131 Useful Spanish Travel Phrases Every Traveler Should Learn
Have you been dreaming about your upcoming vacation to Spain?
Eagerly awaiting your backpacking trek through South America?
Whatever the case, your trip to any Spanish-speaking country will be so much more fun and meaningful if you can communicate with locals.
But what kind of Spanish travel phrases do you even need to know?
Below are the essentials—the most common Spanish phrases for travel to help you upgrade your trip from “goodw” to “great.”
- 1. Basic Spanish Greetings and Phrases
- 2. Basic Spanish Phrases for Everyday Use
- 3. Asking for Directions in Spanish
- 4. Spanish Travel Phrases for the Hotel
- 5. Spanish Travel Phrases for the Restaurant
- 6. Spanish Phrases for the Airport and Ticket Offices
- 7. Medical Emergencies in Spanish
- 8. Spanish Phrases for Having a Bit of Fun
- And One More Thing…
1. Basic Spanish Greetings and Phrases
Spanish-speaking countries are generally very polite and you must always be courteous and say “hello” and “how are you?”
Don’t worry about making mistakes. Most people will try their utmost to understand you and to make sure you understand them. Try your best and they will be happy to reciprocate!
- Hola — Hi
- Buenos días — Good morning
- Buenas tardes — Good afternoon
- Buenas noches — Good evening
- ¿Cómo te llamas? — What’s your name? (informal)
- ¿Cómo se llama? — What’s your name? (formal)
- Me llamo… — My name is…
- Mucho gusto — Nice to meet you
- ¿Cómo estás? — How are you? (informal)
- ¿Cómo está? — How are you? (formal)
- Bien, gracias — Good, thank you
- Por favor — Please
- Gracias — Thank you
- Perdón — Sorry
- ¿Habla inglés? — Do you speak English?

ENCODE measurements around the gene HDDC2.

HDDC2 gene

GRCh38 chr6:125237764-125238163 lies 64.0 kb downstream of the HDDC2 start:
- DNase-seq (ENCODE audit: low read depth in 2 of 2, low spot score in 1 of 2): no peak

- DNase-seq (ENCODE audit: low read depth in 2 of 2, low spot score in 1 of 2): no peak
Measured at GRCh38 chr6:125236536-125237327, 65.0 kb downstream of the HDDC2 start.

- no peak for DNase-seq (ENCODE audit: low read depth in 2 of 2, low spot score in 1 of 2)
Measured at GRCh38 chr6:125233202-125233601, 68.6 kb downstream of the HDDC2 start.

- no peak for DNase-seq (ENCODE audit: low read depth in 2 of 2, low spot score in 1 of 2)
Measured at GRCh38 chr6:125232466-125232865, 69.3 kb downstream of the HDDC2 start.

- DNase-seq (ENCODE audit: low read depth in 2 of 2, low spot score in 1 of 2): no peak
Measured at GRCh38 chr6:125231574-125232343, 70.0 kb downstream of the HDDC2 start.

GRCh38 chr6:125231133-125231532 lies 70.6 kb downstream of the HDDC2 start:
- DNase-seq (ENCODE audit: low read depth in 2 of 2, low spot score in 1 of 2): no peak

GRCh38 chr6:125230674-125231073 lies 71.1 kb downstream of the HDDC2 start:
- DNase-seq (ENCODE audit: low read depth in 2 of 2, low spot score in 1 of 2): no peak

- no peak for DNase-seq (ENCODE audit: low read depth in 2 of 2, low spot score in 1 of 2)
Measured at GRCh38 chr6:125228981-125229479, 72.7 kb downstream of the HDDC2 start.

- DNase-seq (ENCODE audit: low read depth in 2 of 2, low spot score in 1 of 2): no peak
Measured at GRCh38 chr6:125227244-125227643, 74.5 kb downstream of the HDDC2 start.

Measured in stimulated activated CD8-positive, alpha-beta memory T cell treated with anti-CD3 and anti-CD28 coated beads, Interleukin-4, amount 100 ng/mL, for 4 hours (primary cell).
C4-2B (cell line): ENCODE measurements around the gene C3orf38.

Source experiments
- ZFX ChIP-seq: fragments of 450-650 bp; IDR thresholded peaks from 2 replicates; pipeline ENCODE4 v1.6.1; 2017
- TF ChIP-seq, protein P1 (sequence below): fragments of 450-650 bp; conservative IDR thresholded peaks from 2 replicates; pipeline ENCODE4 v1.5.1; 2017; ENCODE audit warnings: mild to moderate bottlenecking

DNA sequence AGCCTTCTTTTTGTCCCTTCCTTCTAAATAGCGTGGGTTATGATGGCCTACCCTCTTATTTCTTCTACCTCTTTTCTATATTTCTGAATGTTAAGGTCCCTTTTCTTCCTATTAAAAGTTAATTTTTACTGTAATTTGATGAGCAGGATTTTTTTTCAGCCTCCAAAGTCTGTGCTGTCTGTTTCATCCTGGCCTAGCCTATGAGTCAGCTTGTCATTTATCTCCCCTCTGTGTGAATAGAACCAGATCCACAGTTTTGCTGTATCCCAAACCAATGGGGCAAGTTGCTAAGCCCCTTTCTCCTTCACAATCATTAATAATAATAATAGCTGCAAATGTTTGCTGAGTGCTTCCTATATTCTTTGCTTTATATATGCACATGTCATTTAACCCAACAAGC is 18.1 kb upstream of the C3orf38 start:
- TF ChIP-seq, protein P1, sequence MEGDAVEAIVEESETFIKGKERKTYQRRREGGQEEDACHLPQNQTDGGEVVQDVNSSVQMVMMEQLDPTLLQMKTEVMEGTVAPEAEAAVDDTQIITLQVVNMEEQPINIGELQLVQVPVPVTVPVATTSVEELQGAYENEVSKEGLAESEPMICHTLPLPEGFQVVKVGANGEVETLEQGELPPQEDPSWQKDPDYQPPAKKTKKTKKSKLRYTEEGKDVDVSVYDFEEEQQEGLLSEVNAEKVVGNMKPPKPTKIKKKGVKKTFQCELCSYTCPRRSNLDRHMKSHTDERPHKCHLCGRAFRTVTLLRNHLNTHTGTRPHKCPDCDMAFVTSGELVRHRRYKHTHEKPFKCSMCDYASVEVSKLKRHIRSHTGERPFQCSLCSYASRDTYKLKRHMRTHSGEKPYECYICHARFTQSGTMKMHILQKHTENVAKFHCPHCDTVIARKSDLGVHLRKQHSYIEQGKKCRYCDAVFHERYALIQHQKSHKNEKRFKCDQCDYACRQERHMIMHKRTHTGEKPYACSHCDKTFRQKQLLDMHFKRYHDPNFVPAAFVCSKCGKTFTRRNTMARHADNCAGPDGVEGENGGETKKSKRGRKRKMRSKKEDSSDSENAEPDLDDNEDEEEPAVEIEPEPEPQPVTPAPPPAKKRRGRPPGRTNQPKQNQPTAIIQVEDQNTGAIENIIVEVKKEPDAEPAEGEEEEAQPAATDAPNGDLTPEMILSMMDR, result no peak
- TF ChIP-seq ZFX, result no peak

- No hablo español — I don’t speak Spanish
2. Basic Spanish Phrases for Everyday Use
You can go far with some very easy-to-remember travel phrases and words.
You’ll likely use “I want,” “I like” and “Do you have…?” quite often. If you don’t know the noun, you can simply point at the object or show a photo.
You can also say a lot of things with very simple verbs we’re about to introduce. It may not be the sophisticated way you speak in English, but you will be understood.
/ No quiero
— I want / I don’t want
- Me gustaría
— I would like (more polite)
- ¿Dónde está…?
— Where is…?
Since dónde ends in e and está starts with one, these two words flow into each other, almost like they were a single word.
- ¿Cuánto cuesta?
— How much does it cost?
- ¿Qué hora es?
— What time is it?
— Do you have…?
/ No tengo
— I have / I don’t have
/ No entiendo
— I understand / I don’t understand
— Do you understand?
- Quiero un boleto
— I want a ticket
…un hotel — …a hotel
…un taxi — …a taxi
- No funciona — It doesn’t work
That last one is an all-purpose word. You can use this for a million circumstances! Just point at the shower or whatever and say “¡No funciona!”
What we’ve seen so far is basic survival Spanish, so even if you can only remember these words and phrases, they’ll still help a great deal.
3. Asking for Directions in Spanish